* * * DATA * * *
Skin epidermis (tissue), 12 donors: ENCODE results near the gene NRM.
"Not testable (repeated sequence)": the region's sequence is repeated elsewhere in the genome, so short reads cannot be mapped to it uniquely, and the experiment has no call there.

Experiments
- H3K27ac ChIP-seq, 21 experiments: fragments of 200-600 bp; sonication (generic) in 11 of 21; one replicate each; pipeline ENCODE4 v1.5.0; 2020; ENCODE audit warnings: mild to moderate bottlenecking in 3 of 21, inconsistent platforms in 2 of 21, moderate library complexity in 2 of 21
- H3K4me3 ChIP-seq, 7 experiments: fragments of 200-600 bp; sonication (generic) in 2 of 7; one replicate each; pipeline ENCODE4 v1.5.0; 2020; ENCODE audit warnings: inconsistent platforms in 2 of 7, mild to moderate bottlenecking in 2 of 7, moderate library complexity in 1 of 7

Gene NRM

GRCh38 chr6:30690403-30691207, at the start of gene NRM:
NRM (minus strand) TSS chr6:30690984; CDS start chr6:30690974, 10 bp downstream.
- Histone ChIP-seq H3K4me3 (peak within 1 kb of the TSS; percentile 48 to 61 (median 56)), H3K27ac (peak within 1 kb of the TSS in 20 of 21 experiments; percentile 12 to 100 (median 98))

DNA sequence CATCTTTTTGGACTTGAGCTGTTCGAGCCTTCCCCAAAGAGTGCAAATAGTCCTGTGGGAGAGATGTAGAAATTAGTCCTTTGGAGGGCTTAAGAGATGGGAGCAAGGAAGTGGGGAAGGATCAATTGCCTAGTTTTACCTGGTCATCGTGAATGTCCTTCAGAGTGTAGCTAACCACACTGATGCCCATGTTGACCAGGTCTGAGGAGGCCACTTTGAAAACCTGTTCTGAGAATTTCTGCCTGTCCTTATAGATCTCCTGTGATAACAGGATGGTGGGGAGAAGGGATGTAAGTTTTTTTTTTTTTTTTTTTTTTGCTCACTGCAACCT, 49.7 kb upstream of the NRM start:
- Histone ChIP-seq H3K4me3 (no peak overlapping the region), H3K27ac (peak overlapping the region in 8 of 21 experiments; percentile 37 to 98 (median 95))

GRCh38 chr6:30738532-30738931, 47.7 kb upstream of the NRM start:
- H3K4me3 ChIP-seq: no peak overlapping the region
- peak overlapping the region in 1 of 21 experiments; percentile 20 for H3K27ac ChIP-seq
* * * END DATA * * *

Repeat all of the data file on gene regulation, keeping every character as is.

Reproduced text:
Skin epidermis (tissue), 12 donors: ENCODE results near the gene NRM.
"Not testable (repeated sequence)": the region's sequence is repeated elsewhere in the genome, so short reads cannot be mapped to it uniquely, and the experiment has no call there.

Experiments
- H3K27ac ChIP-seq, 21 experiments: fragments of 200-600 bp; sonication (generic) in 11 of 21; one replicate each; pipeline ENCODE4 v1.5.0; 2020; ENCODE audit warnings: mild to moderate bottlenecking in 3 of 21, inconsistent platforms in 2 of 21, moderate library complexity in 2 of 21
- H3K4me3 ChIP-seq, 7 experiments: fragments of 200-600 bp; sonication (generic) in 2 of 7; one replicate each; pipeline ENCODE4 v1.5.0; 2020; ENCODE audit warnings: inconsistent platforms in 2 of 7, mild to moderate bottlenecking in 2 of 7, moderate library complexity in 1 of 7

Gene NRM

GRCh38 chr6:30690403-30691207, at the start of gene NRM:
NRM (minus strand) TSS chr6:30690984; CDS start chr6:30690974, 10 bp downstream.
- Histone ChIP-seq H3K4me3 (peak within 1 kb of the TSS; percentile 48 to 61 (median 56)), H3K27ac (peak within 1 kb of the TSS in 20 of 21 experiments; percentile 12 to 100 (median 98))

DNA sequence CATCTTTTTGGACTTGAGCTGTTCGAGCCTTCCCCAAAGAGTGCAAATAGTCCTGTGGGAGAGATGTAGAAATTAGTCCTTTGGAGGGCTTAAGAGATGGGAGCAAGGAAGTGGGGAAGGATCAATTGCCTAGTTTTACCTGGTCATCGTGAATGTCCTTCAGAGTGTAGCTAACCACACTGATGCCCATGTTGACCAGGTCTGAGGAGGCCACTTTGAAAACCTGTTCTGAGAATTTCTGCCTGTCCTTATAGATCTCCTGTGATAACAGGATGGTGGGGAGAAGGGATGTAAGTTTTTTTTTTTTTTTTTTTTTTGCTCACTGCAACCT, 49.7 kb upstream of the NRM start:
- Histone ChIP-seq H3K4me3 (no peak overlapping the region), H3K27ac (peak overlapping the region in 8 of 21 experiments; percentile 37 to 98 (median 95))

GRCh38 chr6:30738532-30738931, 47.7 kb upstream of the NRM start:
- H3K4me3 ChIP-seq: no peak overlapping the region
- peak overlapping the region in 1 of 21 experiments; percentile 20 for H3K27ac ChIP-seq